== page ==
I love this – one of my best friends from middle school, Kaleigh, moved back to Missouri about a year or so after we started college. We always talk about her coming down here, so definitely I would have to take her to all of the ‘LA experience.’ First, I would probably start off by taking her to the art districts in North Hollywood for the dive bars and artsy scene of it. That spot is good for a coffee and tea, catching up type scene. For dinner, I would have to say somewhere on the west side in Santa Monica like Shutters. Another option is hitting up Hollywood to take her to the Beetlejuice bar. In reality, she and I have a blast wherever we go.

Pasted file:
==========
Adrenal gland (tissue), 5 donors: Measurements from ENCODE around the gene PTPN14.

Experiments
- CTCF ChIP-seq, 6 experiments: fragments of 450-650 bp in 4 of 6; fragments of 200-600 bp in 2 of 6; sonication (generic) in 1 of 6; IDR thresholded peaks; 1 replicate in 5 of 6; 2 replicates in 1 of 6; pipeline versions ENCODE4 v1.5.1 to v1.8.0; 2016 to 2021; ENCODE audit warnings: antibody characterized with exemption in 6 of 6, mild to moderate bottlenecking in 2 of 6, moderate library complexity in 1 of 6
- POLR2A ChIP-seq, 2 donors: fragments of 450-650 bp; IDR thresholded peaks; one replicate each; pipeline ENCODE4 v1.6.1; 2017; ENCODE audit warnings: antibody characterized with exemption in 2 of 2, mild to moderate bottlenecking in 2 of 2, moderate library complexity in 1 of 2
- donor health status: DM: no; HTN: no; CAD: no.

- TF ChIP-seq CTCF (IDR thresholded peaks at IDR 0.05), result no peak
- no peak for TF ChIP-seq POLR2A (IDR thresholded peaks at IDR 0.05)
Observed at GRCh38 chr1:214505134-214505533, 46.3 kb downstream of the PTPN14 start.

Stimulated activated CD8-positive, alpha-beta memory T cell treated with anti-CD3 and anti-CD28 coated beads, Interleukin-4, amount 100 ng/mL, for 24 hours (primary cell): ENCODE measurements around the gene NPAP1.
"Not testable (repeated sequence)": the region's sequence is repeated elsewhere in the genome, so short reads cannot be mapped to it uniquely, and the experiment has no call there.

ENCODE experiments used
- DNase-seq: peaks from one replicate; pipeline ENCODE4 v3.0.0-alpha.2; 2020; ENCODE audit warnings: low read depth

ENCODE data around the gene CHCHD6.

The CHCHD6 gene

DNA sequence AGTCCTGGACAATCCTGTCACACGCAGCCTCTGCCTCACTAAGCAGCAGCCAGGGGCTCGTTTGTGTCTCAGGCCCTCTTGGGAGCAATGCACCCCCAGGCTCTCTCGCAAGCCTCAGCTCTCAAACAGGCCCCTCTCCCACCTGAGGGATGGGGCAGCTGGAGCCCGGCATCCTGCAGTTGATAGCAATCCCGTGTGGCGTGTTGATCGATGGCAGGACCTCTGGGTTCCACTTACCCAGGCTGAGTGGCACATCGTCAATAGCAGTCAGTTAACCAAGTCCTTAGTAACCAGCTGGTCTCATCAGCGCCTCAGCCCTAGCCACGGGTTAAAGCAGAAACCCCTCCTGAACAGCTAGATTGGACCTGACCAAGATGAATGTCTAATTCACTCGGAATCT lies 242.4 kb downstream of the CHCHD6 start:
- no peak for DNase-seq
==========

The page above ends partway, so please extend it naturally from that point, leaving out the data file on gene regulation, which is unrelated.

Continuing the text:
Who else deserves some credit and recognition?
YES, there are quite a few. Edward Fink and Laura Neal from California State University, Fullerton – until this day, they show nothing but support. Mr. Edward Fink was also my first screenwriting professor in college, around 2012 when I was terrified to share an earlier screenplay of mine. Ms. Laura Neal also showed me what it took to put your foot out there in terms of finding gigs, jobs, and promotional.
Other: https://www.nataliecrodriguez.com/ https://www.extraordpictures.com/ To purchase my young adult thriller novel, “Elephant”: Amazon: https://www.amazon.com/gp/product/B085XMDJZP/ref=dbs_a_def_rwt_hsch_vapi_tkin_p1_i0 Barnes & Noble: https://www.barnesandnoble.com/w/elephant-rodriguez-natalie/1136699825?ean=9780578649740 Leave your review on Goodreads:https://www.goodreads.com/author/show/15053544.Natalie_Rodriguez
Headshots by Never Not Ready